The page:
Sony External Floppy, Zip and Jaz Drives

How to Add Storage to Your Computer

Nobody ever has enough storage on their computer. Your hard drive isn't big enough and it never has been, no matter how big it is. Luckily, there are ways around the problem.

Why an External Floppy Drive?

There are two ways to mount a drive on your computer; either on the inside or the outside. Internal mounts are very common and used to be the standard for floppy disks. Floppy drives were standard in many computers for decades. One advantage they had was that you could boot from a floppy disk drive if you had a problem with your system, or if you needed a specific boot configuration for a DOS game. The traditional 3.5-inch floppy stored 1.44 MB of data. There were two ways to connect floppy disks:

  • Internal: The internal drive used its own connector and was able to directly access the lowest levels of your system.
  • External: Most Sony external floppy disks rely on USB, making them easy to move from computer to computer. They were more commonly for data access than as a boot method, although it is possible to boot from USB.

What Other Kinds of Drive Are There?

As the same time that Sony external USB floppy drives were becoming common, there were a number of attempts to create larger format external drives. While some used interfaces such as SCSI and FireWire, many of these alternatives also ended up connecting to the humble USB port. Two of the better known alternatives were the Zip and Jaz drive.

  • Zip: Originally offering 100 MB of storage, later increased to 250 and even 750 MB, the Zip had the advantage of being almost the same size as a standard floppy. While popular for a while as they were among the largest removable media when first introduced they eventually fell into disuse.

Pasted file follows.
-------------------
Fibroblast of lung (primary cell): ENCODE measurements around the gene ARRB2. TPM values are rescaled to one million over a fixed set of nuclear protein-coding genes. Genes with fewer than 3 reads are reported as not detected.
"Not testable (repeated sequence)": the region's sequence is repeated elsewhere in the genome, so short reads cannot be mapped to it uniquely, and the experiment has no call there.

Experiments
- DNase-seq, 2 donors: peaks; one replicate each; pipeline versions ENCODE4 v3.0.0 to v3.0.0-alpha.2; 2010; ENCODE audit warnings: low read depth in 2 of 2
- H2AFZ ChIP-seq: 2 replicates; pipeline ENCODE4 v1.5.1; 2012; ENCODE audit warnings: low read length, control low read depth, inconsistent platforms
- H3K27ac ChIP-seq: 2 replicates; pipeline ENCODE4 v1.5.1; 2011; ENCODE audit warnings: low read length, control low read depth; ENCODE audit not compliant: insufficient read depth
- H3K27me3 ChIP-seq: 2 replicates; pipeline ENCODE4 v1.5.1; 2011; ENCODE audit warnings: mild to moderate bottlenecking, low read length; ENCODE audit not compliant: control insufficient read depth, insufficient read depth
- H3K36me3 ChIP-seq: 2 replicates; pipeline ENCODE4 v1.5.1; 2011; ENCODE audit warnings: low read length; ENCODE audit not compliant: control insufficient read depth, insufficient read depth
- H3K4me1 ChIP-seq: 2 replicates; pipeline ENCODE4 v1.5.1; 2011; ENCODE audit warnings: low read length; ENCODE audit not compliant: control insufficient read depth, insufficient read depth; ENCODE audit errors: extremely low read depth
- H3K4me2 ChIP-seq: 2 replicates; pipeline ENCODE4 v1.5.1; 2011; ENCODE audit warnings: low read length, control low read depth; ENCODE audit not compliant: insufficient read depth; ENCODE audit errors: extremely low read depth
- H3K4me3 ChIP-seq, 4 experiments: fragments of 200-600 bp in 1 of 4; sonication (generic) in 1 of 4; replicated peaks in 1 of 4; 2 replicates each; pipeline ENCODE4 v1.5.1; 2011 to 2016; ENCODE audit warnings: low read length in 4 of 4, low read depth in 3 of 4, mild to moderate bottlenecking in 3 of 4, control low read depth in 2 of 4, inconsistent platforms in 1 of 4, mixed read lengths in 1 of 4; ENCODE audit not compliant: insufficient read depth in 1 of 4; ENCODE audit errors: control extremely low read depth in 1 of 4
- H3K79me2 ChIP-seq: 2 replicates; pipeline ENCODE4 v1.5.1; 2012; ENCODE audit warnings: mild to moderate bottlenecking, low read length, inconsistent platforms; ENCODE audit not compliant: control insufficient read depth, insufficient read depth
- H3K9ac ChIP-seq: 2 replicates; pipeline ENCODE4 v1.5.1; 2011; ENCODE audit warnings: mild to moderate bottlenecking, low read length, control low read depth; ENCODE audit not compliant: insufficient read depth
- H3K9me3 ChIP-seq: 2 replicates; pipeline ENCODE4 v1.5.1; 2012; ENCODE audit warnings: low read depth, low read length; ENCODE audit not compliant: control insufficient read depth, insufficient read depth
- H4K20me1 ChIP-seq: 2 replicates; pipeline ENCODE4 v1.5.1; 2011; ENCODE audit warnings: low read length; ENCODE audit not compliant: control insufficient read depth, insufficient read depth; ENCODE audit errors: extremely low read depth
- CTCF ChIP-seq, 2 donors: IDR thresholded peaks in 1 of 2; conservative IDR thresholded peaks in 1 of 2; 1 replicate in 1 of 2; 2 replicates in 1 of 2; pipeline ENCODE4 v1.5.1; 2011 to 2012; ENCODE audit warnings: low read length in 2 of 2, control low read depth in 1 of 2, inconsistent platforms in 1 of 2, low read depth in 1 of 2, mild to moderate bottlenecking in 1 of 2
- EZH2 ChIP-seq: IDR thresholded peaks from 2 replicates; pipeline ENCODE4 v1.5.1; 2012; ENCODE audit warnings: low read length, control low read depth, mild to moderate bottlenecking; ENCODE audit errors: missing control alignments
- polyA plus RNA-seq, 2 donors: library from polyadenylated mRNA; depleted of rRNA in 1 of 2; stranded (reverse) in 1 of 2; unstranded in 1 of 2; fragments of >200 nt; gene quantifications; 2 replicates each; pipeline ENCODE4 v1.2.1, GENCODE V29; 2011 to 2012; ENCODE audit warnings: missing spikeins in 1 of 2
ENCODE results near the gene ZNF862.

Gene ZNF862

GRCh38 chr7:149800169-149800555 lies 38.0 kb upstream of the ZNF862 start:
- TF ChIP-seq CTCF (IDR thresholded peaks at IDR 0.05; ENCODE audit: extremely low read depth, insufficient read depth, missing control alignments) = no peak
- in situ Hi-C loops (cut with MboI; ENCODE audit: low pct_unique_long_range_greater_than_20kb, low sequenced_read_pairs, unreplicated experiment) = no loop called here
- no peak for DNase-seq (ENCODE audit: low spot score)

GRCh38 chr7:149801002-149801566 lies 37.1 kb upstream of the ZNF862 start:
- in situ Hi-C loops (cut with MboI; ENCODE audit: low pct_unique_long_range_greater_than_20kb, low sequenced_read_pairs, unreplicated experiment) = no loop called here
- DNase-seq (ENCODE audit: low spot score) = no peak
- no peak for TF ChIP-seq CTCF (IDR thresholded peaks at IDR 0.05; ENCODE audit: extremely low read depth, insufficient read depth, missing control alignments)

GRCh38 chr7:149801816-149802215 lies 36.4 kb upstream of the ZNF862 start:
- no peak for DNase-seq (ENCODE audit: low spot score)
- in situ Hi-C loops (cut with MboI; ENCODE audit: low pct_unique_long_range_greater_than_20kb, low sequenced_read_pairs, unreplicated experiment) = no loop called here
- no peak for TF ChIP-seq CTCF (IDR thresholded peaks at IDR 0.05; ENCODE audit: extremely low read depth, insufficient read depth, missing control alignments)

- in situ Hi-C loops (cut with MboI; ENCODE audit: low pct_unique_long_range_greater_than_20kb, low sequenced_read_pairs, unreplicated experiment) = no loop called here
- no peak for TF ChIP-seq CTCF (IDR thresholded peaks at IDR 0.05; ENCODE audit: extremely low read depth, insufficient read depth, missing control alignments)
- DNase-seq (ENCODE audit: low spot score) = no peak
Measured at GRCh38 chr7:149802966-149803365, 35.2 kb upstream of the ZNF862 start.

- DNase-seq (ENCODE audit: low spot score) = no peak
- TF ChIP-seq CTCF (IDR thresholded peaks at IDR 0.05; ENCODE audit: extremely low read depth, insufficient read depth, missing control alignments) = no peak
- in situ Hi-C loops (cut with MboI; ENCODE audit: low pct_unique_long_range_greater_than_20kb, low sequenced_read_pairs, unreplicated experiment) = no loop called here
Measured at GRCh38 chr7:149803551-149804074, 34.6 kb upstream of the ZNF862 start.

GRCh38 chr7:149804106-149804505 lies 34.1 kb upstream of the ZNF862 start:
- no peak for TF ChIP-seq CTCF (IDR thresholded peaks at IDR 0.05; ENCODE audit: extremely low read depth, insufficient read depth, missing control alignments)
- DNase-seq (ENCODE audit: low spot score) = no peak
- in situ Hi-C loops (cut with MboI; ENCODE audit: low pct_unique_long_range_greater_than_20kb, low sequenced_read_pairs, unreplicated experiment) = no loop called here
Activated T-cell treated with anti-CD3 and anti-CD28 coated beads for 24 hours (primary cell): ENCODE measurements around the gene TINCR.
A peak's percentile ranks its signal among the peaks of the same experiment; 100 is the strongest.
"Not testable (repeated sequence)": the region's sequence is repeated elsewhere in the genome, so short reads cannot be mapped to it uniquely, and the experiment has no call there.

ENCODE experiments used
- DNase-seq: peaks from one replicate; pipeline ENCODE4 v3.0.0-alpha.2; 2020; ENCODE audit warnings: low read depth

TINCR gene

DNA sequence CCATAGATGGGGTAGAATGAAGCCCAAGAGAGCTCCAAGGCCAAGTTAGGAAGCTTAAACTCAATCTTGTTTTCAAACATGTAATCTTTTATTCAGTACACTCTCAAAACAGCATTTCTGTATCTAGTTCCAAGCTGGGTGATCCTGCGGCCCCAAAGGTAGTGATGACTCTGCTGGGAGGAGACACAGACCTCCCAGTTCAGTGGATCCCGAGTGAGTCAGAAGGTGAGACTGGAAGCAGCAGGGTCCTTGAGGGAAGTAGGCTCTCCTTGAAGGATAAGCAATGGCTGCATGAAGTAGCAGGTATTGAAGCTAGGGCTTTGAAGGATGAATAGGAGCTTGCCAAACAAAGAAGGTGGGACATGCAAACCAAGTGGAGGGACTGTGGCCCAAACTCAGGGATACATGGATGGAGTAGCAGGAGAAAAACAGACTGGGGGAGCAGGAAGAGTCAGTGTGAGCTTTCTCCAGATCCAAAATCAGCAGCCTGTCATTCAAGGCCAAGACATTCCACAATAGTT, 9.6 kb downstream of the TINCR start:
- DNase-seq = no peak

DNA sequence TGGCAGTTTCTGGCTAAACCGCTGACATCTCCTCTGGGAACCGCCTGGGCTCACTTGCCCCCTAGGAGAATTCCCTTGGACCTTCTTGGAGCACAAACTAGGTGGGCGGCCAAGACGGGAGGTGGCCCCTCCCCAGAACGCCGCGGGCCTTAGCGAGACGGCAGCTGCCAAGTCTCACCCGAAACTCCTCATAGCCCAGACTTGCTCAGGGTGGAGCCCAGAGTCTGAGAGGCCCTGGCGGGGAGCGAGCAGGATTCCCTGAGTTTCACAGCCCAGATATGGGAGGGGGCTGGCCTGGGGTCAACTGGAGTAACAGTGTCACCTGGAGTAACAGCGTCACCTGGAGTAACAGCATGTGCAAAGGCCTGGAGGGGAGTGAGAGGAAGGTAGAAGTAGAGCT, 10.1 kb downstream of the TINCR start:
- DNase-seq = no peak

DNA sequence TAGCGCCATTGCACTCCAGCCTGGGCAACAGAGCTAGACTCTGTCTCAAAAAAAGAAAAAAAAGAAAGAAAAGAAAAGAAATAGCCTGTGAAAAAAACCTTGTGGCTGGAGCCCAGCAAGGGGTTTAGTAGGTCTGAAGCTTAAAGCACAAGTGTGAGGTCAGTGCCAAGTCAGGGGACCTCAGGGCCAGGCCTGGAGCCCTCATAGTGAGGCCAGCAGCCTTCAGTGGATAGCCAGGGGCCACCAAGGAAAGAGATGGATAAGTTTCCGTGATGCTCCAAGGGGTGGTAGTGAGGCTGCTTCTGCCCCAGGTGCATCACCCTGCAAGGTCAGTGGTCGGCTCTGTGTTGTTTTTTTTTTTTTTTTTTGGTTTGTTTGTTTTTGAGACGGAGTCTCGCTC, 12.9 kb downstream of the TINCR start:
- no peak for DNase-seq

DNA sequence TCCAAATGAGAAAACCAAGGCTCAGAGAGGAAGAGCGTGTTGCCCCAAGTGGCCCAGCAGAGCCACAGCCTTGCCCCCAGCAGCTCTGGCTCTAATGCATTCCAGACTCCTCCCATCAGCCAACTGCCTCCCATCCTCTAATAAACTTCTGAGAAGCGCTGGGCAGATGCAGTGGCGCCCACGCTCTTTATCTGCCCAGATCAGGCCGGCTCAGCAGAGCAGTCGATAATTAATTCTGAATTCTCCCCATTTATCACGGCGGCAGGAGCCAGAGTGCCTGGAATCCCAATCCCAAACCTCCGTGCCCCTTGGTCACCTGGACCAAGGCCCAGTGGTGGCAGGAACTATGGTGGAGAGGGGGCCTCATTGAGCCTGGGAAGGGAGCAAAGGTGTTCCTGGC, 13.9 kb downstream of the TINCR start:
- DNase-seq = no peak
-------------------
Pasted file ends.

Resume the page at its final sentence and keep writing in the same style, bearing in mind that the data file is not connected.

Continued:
• Jaz: The Jaz took capacity to a new level with 1 and 2 GB cartridges; appearing to Windows as a removable HDD. The technology was interesting, but in the end did not prove compelling.

What Happened?

All these formats eventually fell by the wayside for a couple of reasons. One was capacity; once hard drives reached capacities of tens or even hundreds of GB, even the largest such media became irrelevant. CDRs also helped kill these formats as they took advantage of the existing CD-ROM ecosystem rather than requiring the use of an additional device. Smaller capacity disk drives went first, thanks to the spread of the USB flash drive. Why bother with a diskette that needed a drive when you could just plug a stick into a USB port and be done with it?